“. . . At Oakland Airport a good ten thousand had been waiting for several hours, yet when she came in she surprised them. They had been craning their necks looking for a lone aircraft flying high and obviously seeking a place to land. But Amelia did not even circle the field; she brought the Vega in straight as an arrow at a scant two hundred feet, landing at 1:31 p.m. Pacific time. The crowd set up a roar, broke through the police lines, and could be halted only when dangerously near the still-whirling propeller. From the road circling the airport, a chorus of automobile horns honked happily.”
— Amelia: The Centennial Biography of an Aviation Pioneer by Donald M. Goldstein and Katherine V. Dillon, Brassey’s, Washington and London, 1997, Chapter 13 at Page 132.
Amelia Earhart sold the Vega in 1936. It appeared in “Wings in the Dark,” (Paramount Pictures, 1935), and “Border Flight,” (Paramount Pictures, 1936) which starred Frances Farmer, John Howard and Robert Cummings. It changed hands twice more before being destroyed in a hangar fire 26 August 1943.
Miss Amy Johnson, who flew alone to Australia several months ago, arrived at the Stag Lane aerodrome this morning in readiness for a flight to Peking by way of Berlin, Warsaw, Moscow, and Omsk. From Omsk she will follow the Trans-Siberian railway.
Owing to fog she was unable to start on her journey immediately. But she left at 20 minutes to 11 o’clock.
Miss Johnson wore a green leather flying suit and parachute, strapped to her back. As she entered the cockpit of the Gipsy Moth aeroplane, with which she was presented after her trip to Australia, she carried a parcel of biscuits, chocolate, and tea. Only two dozen persons saw her start. She does not intend to hurry.
29 December 1949: Jackie Cochran (Lieutenant Colonel, United States Air Force Reserve) flew her North American Aviation P-51C Mustang, Thunderbird, CAA registration N5528N, to two Fédération Aéronautique Internationale (FAI) Class C-1 world speed records of 703.38 kilometers per hour (437.06 miles per hour)¹ and a U.S. National record of 703.275 kilometers per hour (436.995 miles per hour) over the 500 kilometer (310.7 mile) Desert Center–Mt. Wilson course in the Colorado Desert of southern California.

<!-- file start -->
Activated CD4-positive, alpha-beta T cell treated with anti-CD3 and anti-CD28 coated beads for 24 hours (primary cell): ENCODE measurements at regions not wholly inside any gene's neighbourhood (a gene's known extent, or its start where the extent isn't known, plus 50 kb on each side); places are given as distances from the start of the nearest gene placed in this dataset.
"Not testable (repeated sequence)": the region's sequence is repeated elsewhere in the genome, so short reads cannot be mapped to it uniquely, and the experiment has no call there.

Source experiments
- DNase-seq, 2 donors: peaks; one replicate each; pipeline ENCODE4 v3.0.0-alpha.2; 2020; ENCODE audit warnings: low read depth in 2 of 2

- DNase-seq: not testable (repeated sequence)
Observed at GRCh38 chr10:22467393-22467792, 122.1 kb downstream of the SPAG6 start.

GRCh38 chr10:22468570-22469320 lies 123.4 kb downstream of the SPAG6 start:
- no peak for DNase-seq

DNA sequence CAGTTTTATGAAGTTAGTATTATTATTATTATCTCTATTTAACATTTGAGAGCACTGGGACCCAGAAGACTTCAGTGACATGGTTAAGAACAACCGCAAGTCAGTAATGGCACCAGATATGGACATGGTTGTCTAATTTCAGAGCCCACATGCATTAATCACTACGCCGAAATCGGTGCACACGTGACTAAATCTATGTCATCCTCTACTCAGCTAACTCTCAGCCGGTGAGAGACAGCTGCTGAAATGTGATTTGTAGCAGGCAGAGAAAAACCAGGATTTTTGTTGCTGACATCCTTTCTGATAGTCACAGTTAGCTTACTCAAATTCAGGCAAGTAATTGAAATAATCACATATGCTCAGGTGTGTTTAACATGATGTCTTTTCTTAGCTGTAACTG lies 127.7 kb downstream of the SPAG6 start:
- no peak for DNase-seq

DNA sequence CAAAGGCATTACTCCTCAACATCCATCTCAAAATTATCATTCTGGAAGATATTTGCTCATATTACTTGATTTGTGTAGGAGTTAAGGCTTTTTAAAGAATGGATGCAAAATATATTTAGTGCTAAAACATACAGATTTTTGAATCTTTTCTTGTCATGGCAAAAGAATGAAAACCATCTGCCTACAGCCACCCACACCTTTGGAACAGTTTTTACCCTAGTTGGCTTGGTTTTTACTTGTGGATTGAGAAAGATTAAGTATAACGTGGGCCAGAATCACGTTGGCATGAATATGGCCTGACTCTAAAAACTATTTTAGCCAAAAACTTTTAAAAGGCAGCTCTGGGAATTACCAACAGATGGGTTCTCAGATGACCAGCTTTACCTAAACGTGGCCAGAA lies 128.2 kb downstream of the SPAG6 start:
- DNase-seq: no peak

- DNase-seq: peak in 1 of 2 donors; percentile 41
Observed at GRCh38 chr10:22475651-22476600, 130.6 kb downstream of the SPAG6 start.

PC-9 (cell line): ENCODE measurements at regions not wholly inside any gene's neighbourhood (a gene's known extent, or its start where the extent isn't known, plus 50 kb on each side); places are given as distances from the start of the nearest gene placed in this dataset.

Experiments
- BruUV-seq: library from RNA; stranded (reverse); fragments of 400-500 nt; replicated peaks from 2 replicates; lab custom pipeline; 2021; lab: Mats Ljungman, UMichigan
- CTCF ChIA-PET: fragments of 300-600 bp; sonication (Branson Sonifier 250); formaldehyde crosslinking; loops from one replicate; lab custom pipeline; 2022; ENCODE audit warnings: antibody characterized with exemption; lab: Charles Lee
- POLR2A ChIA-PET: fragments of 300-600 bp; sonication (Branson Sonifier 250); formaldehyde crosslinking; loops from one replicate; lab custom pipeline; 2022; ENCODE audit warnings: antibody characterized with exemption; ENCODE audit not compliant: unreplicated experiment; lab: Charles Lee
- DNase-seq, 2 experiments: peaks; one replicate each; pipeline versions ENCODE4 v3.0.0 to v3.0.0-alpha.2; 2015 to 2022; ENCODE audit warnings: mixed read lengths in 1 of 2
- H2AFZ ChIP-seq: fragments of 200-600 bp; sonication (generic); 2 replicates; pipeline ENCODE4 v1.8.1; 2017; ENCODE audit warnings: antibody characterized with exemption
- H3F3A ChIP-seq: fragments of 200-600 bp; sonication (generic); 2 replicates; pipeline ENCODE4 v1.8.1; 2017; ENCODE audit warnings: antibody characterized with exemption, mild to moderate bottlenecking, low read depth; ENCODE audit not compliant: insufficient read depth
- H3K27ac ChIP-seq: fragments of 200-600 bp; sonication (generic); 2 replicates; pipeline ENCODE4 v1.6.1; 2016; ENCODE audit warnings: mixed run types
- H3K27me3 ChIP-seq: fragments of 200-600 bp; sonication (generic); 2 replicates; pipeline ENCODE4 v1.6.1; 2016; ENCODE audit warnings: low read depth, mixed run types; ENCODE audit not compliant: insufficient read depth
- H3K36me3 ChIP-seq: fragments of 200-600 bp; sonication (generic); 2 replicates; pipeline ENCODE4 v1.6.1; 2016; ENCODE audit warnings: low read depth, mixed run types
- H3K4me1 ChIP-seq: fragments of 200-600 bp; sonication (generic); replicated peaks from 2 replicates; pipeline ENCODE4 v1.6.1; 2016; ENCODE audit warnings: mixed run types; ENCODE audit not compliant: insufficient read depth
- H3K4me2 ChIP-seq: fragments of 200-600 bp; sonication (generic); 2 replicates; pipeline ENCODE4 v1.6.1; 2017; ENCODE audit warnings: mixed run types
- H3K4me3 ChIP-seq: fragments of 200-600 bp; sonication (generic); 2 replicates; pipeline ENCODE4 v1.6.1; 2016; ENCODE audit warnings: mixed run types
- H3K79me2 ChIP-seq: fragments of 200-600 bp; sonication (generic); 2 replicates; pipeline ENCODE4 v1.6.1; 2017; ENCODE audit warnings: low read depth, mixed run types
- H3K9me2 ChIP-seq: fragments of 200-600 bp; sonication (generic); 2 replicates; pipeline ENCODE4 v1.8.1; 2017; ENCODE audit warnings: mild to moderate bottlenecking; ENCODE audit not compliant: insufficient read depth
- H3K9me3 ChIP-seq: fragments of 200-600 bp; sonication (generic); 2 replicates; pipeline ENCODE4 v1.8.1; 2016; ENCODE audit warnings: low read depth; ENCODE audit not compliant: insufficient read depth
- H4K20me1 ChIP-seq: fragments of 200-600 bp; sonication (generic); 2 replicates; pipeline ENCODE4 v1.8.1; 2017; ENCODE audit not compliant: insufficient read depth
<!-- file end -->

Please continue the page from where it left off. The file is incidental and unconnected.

Thunderbird was Jackie Cochran’s third P-51 Mustang. She had purchased it from Academy Award-winning actor and World War II B-24 wing commander James M. Stewart just ten days earlier, 19 December 1949.
According to Civil Aviation Administration records, the airplane had been “assembled from components of other aircraft of the same type.” It has no U.S. Army Air Corps serial number or North American Aviation manufacturer’s serial number. The C.A.A. designated it as a P-51C and assigned 2925 as its serial number. It was certificated in the Experimental category and registered N5528N.
Thunderbird had won the 1949 Bendix Trophy Race with pilot Joe De Bona, after he had dropped out of the 1948 race. Its engine had been upgraded from a Packard V-1650-3 Merlin to a V-1650-7 for the 1949 race.
Jackie Cochran set three world speed records with Thunderbird. In 1953, she sold it back to Jimmy Stewart. After changing ownership twice more, the P-51 crashed near Scott’s Bluff, Nebraska, 22 June 1955.
The P-51B and P-51C Mustangs are virtually identical. The P-51Bs were built by North American Aviation, Inc., at Inglewood, California, while P-51Cs were built at North American’s Dallas, Texas, plant. They were 32 feet, 2.97 inches (9.829 meters) long, with a wingspan of 37 feet, 0.31-inch (11.282 meters) and overall height of 13 feet, 8 inches (4.167 meters) high. The fighter had an empty weight of 6,985 pounds (3,168 kilograms) and a maximum gross weight of 11,800 pounds (5,352 kilograms).
P-51Bs and Cs were powered by a liquid-cooled, supercharged, 1,649-cubic-inch-displacement (27.04-liter) Packard V-1650-3 or -7 Merlin single overhead cam (SOHC) 60° V-12 engine which produced 1,380 horsepower at Sea Level, turning 3,000 r.p.m and 60 inches of manifold pressure (V-1650-3) or 1,490 horsepower at Sea Level, turning at 3,000 r.p.m. with 61 inches of manifold pressure (V-1650-7). These were license-built versions of the Rolls-Royce Merlin 63 and 66. The engine drove a four-bladed Hamilton-Standard Hydromatic constant speed propeller with a diameter of 11 feet, 2 inches (3.404 meters).
The P-51B/C had a cruise speed of 362 miles per hour (583 kilometers per hour) and the maximum speed was 439 miles per hour (707 kilometers per hour) at 25,000 feet (7,620 meters). The service ceiling was 41,900 feet (12,771 meters). With internal fuel, the combat range was 755 miles (1,215 kilometers).
In military service, armament consisted of four Browning AN/M2 .50-caliber machine guns, mounted two in each wing, with 350 rounds per gun for the inboard guns and 280 rounds per gun for the outboard.
1,988 P-51B Mustangs were built at North American’s Inglewood, California plant and another 1,750 P-51Cs were produced at Dallas, Texas. This was nearly 23% of the total P-51 production.
According to the Smithsonian Institution National Air and Space Museum, “At the time of her death in 1980, Jacqueline Cochran held more speed, altitude, and distance records than any other male or female pilot in aviation history.”